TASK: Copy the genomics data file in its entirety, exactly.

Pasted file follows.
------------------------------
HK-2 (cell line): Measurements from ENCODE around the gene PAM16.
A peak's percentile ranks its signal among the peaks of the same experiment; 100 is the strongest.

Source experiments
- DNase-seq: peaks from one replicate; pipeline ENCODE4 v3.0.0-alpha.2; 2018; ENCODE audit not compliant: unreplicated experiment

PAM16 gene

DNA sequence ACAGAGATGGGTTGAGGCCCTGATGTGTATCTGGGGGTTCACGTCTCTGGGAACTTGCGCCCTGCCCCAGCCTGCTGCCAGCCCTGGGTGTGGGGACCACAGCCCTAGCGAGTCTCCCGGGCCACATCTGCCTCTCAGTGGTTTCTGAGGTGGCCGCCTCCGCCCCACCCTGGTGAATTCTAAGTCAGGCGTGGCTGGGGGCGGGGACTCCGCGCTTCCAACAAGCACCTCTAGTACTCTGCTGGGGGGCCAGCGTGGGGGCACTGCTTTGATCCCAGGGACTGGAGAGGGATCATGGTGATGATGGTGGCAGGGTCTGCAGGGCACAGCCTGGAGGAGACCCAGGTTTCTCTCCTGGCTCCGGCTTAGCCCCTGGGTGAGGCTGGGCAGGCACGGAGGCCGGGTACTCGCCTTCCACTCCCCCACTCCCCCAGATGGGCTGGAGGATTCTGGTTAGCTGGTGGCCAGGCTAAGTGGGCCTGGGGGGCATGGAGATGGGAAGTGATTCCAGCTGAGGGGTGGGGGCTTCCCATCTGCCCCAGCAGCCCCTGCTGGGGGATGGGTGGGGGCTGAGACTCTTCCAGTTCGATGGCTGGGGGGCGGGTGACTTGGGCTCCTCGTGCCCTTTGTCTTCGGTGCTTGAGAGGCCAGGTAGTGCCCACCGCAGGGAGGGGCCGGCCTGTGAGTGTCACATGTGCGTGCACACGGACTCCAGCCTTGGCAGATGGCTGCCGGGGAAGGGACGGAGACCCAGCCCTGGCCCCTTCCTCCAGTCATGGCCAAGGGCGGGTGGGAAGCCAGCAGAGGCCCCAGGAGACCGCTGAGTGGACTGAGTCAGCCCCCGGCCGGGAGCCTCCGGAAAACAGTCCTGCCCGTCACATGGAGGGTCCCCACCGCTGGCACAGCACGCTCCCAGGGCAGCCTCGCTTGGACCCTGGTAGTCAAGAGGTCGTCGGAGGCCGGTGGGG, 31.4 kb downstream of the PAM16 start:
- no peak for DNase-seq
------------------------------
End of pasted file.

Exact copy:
HK-2 (cell line): Measurements from ENCODE around the gene PAM16.
A peak's percentile ranks its signal among the peaks of the same experiment; 100 is the strongest.

Source experiments
- DNase-seq: peaks from one replicate; pipeline ENCODE4 v3.0.0-alpha.2; 2018; ENCODE audit not compliant: unreplicated experiment

PAM16 gene

DNA sequence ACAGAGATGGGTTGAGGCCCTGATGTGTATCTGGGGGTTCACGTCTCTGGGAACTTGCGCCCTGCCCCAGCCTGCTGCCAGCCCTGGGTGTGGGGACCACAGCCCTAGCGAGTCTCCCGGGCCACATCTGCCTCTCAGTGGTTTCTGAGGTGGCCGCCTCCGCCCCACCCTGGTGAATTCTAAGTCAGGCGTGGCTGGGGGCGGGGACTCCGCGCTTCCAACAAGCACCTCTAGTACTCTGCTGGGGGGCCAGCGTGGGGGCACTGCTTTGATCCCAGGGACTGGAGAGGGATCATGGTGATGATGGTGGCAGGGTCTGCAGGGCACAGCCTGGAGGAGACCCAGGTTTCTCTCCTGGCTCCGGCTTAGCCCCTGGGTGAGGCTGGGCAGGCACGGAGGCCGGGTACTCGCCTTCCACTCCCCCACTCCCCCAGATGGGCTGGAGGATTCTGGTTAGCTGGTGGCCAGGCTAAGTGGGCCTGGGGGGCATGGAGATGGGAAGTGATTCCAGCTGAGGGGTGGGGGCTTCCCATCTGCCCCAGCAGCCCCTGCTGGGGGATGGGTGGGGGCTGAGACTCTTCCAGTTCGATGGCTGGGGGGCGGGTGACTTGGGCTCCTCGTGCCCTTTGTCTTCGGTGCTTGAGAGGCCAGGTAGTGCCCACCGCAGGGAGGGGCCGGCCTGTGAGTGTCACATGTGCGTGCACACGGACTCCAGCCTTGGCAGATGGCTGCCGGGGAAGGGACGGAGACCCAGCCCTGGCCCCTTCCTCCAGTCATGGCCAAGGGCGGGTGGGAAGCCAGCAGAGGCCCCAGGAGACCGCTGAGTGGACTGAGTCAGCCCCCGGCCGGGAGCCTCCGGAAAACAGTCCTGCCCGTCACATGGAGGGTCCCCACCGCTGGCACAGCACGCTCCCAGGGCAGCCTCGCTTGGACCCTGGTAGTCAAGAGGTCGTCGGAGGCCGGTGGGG, 31.4 kb downstream of the PAM16 start:
- no peak for DNase-seq